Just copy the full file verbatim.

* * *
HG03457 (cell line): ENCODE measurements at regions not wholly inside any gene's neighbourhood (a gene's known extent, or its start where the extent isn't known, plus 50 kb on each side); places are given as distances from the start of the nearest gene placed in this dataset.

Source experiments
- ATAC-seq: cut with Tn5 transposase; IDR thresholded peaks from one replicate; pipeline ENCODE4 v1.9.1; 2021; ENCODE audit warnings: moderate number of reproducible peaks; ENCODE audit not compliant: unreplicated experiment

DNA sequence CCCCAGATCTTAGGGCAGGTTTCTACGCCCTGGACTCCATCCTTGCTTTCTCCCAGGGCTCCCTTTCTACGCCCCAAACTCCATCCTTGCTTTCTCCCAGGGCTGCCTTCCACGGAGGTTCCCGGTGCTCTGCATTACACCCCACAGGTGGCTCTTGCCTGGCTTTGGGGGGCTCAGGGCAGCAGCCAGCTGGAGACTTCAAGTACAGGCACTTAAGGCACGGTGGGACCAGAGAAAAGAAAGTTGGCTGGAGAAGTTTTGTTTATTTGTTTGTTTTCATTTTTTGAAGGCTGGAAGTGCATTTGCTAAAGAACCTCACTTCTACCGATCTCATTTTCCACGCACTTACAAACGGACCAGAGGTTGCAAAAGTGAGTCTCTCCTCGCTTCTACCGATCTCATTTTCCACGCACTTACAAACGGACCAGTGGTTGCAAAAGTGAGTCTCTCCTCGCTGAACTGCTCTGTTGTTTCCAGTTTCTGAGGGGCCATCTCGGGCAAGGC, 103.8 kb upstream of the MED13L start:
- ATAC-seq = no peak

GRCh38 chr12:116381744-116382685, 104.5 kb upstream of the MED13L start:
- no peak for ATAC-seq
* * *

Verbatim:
HG03457 (cell line): ENCODE measurements at regions not wholly inside any gene's neighbourhood (a gene's known extent, or its start where the extent isn't known, plus 50 kb on each side); places are given as distances from the start of the nearest gene placed in this dataset.

Source experiments
- ATAC-seq: cut with Tn5 transposase; IDR thresholded peaks from one replicate; pipeline ENCODE4 v1.9.1; 2021; ENCODE audit warnings: moderate number of reproducible peaks; ENCODE audit not compliant: unreplicated experiment

DNA sequence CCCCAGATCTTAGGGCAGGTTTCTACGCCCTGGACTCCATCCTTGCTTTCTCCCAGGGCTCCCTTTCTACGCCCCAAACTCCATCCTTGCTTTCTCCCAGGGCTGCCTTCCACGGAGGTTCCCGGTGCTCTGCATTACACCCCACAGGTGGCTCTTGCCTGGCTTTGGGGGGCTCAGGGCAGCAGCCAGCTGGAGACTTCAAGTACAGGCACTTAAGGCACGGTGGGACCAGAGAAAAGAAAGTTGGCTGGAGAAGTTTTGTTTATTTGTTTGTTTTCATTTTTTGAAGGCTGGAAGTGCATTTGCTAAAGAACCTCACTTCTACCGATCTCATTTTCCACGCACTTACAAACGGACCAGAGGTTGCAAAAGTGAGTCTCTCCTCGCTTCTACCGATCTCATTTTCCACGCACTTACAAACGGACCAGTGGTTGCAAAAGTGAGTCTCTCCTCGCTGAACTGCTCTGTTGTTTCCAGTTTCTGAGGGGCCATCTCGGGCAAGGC, 103.8 kb upstream of the MED13L start:
- ATAC-seq = no peak

GRCh38 chr12:116381744-116382685, 104.5 kb upstream of the MED13L start:
- no peak for ATAC-seq